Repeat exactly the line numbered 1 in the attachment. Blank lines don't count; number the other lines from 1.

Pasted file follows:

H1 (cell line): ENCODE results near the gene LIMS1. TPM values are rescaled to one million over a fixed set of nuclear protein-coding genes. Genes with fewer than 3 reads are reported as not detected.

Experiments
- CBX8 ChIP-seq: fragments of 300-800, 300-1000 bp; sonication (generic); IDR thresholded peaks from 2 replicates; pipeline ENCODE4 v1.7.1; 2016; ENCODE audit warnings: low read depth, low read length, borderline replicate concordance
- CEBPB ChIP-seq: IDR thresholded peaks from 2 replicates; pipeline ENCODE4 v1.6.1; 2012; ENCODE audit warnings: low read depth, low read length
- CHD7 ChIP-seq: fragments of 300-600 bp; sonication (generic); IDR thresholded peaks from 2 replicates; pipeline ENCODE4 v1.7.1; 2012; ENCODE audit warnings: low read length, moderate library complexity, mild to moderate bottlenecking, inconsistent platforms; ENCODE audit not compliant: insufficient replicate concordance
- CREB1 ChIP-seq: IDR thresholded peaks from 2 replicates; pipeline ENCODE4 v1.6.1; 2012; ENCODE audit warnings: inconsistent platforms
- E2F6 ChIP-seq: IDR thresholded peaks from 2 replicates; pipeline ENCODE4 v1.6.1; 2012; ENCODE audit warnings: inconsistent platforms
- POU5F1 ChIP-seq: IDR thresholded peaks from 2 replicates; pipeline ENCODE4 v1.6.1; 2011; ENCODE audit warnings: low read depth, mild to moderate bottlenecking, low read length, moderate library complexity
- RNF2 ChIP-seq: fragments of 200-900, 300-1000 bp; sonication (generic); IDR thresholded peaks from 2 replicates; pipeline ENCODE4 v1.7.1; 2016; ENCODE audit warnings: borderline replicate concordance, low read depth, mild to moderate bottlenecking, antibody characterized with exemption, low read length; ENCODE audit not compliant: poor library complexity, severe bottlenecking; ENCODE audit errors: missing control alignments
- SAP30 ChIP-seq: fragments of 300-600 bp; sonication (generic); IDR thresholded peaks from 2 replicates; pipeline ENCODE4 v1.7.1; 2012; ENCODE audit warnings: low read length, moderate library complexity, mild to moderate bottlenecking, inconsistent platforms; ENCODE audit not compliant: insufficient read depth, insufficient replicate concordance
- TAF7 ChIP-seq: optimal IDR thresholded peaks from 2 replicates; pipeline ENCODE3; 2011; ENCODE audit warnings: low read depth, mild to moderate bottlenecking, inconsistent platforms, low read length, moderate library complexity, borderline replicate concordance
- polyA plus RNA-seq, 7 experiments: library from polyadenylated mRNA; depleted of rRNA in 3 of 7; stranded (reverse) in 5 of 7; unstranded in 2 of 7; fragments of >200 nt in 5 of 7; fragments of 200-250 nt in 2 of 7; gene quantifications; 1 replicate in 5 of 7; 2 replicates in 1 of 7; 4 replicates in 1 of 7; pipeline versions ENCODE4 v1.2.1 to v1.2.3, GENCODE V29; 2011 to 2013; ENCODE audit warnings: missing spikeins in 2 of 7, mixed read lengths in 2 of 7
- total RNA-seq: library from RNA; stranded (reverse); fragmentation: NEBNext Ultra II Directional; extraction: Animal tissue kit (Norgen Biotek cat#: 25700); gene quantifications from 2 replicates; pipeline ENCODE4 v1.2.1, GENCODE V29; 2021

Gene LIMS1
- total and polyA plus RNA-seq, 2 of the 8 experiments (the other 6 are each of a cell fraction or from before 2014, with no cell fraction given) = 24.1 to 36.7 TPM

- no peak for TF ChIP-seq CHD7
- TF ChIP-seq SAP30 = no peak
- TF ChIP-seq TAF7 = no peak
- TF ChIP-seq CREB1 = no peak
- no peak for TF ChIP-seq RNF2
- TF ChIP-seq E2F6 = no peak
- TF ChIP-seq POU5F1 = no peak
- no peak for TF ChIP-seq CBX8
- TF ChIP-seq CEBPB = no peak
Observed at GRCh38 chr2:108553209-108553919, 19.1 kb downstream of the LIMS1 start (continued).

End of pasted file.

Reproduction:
H1 (cell line): ENCODE results near the gene LIMS1. TPM values are rescaled to one million over a fixed set of nuclear protein-coding genes. Genes with fewer than 3 reads are reported as not detected.